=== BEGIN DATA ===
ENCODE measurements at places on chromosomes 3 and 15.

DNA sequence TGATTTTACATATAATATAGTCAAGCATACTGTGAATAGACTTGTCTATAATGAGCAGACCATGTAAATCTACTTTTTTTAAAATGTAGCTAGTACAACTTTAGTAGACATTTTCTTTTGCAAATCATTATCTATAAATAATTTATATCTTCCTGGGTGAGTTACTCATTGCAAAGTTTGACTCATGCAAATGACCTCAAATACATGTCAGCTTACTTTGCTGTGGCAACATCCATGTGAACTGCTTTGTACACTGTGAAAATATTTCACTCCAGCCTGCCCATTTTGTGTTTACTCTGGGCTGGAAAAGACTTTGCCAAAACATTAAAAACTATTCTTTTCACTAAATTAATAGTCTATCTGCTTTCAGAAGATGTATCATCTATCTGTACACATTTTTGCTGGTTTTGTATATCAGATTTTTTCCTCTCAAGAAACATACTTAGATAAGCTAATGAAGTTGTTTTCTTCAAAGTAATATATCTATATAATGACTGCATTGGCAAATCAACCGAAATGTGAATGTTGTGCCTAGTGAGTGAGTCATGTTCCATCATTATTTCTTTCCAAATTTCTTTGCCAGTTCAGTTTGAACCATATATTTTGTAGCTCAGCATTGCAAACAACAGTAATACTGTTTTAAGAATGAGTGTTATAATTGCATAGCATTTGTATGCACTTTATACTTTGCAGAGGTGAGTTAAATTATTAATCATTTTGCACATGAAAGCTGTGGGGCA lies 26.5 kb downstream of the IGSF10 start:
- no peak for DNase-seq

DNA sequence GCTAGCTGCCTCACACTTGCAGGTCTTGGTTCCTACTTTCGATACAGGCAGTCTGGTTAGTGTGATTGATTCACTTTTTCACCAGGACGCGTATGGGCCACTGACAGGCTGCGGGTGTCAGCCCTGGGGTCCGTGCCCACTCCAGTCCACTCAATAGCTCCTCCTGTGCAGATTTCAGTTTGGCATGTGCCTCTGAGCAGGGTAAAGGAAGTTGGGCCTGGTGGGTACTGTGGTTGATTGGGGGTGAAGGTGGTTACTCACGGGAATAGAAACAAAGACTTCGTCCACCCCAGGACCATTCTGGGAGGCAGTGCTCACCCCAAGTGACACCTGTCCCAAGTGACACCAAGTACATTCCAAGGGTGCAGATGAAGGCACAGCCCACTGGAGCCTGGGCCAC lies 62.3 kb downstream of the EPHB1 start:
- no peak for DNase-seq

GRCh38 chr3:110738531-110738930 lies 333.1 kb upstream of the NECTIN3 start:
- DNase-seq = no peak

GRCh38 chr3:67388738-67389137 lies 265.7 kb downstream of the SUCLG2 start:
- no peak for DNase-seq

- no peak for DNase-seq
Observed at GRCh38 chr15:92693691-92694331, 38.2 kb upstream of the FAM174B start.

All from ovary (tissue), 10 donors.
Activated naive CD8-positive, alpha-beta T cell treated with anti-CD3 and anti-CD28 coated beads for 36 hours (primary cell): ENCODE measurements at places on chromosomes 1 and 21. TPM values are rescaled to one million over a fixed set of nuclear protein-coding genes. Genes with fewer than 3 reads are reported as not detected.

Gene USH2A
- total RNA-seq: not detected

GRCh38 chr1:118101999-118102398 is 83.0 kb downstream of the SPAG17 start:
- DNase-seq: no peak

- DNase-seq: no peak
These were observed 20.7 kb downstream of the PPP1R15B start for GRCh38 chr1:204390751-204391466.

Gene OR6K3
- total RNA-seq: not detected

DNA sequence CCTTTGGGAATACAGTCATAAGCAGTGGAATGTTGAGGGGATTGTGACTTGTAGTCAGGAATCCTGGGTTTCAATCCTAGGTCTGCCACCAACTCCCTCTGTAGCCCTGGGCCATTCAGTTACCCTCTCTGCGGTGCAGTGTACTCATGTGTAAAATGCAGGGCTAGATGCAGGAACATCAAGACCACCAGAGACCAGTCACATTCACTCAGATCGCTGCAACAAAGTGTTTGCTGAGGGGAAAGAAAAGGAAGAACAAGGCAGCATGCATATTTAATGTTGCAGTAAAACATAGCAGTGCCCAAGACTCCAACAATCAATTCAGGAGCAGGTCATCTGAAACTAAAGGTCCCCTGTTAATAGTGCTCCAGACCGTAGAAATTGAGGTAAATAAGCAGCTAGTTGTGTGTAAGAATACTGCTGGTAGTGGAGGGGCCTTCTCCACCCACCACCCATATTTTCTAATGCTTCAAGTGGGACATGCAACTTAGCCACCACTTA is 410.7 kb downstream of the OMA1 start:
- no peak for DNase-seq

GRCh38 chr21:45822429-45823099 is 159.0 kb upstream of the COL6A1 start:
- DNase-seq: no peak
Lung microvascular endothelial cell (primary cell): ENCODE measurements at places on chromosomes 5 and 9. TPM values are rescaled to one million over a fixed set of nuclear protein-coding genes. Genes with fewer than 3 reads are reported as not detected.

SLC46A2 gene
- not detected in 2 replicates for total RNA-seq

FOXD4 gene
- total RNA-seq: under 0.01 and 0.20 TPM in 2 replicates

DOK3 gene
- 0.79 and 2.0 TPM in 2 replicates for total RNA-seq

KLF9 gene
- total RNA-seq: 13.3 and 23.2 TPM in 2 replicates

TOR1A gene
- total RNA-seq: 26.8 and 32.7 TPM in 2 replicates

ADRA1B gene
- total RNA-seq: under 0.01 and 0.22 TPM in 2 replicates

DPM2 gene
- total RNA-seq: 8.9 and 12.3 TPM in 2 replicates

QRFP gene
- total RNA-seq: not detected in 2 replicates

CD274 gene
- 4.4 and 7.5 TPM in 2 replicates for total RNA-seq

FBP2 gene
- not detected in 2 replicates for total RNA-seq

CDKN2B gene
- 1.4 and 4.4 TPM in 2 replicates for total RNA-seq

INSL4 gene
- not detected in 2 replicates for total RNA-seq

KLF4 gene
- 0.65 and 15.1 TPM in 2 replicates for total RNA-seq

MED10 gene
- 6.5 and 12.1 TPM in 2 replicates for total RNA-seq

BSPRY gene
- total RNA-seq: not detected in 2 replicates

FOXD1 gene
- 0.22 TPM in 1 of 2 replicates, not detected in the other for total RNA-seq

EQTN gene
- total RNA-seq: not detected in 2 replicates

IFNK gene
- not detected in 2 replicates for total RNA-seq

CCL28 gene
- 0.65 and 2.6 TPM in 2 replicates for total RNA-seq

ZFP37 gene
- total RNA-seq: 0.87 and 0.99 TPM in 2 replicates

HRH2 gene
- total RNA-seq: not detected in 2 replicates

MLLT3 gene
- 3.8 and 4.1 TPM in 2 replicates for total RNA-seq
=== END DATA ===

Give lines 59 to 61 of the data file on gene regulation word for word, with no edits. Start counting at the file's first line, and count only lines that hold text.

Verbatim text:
EQTN gene
- total RNA-seq: not detected in 2 replicates

IFNK gene